Goldenberg begins by examining a host of references to black Africans in biblical and postbiblical Jewish literature. From there he moves the inquiry from Black as an ethnic group to black as color, and early Jewish attitudes toward dark skin color. He goes on to ask when the black African first became identified as slave in the Near East, and, in a powerful culmination, discusses the resounding influence of this identification on Jewish, Christian, and Islamic thinking, noting each tradition's exegetical treatment of pertinent biblical passages.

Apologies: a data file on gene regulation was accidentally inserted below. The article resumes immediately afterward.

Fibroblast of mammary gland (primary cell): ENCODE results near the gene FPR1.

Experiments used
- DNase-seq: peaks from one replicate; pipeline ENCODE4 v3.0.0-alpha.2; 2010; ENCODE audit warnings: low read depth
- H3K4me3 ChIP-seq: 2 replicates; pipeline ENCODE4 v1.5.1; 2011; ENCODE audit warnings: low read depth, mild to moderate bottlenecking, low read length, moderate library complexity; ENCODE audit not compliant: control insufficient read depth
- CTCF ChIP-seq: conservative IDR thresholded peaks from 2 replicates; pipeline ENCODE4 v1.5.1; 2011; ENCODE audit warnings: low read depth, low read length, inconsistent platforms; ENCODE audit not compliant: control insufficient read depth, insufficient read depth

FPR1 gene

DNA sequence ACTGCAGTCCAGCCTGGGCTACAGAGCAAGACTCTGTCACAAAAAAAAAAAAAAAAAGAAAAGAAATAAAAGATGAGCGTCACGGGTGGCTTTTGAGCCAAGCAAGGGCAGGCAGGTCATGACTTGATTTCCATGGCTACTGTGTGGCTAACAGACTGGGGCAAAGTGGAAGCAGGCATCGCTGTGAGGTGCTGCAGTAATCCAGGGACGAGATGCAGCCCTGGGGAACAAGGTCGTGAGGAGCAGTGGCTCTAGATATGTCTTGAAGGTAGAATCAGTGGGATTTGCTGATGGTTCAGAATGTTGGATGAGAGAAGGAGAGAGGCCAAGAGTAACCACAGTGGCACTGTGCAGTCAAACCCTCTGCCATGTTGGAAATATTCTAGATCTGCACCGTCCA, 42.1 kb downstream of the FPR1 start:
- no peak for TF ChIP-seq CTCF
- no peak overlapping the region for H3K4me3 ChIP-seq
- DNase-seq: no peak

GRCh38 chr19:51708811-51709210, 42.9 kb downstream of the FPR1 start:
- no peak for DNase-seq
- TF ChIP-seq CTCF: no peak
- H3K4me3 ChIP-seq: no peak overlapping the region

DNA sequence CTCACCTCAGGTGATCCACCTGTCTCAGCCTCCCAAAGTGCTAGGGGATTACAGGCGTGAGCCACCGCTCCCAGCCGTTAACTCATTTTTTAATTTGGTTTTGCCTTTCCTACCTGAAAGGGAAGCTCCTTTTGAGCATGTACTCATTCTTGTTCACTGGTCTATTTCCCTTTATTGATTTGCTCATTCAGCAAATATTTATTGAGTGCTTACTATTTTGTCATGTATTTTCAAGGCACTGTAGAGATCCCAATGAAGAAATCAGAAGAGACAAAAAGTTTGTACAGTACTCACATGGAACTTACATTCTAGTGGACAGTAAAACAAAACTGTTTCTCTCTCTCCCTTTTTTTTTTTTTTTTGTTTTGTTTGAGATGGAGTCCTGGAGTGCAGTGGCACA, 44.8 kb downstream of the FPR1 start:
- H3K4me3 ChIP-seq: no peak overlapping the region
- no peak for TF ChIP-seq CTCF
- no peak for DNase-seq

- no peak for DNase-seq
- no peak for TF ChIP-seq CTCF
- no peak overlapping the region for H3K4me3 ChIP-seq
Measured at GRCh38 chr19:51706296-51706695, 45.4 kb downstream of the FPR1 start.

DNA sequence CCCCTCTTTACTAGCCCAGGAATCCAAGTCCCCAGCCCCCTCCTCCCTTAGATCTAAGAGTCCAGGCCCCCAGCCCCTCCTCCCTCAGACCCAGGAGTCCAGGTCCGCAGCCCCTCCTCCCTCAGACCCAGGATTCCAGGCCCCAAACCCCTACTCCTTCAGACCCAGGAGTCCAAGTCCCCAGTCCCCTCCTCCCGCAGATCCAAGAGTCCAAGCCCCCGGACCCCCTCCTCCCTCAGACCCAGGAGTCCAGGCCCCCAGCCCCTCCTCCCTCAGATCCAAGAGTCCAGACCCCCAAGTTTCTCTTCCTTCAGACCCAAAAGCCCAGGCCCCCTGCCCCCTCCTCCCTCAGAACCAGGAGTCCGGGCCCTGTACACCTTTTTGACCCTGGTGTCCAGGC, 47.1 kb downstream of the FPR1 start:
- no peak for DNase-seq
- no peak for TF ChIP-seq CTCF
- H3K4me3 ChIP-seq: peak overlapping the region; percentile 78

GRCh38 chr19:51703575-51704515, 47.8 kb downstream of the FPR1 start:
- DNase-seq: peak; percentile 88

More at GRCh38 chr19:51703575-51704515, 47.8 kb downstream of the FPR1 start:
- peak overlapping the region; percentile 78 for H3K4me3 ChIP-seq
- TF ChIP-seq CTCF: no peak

Authoritative, fluidly written, and situated at a richly illuminating nexus of images, attitudes, and history, "The Curse of Ham" is sure to have a profound and lasting impact on the perennial debate over the roots of racism and slavery, and on the study of early Judaism, Christianity, and Islam.
|Hardcover Book, 408 pages||English|
|Princeton University Press (Unknown)||Unknown|
|9780691114651||6.32 x 9.74 x 1.37 inches|
|General Ancient History|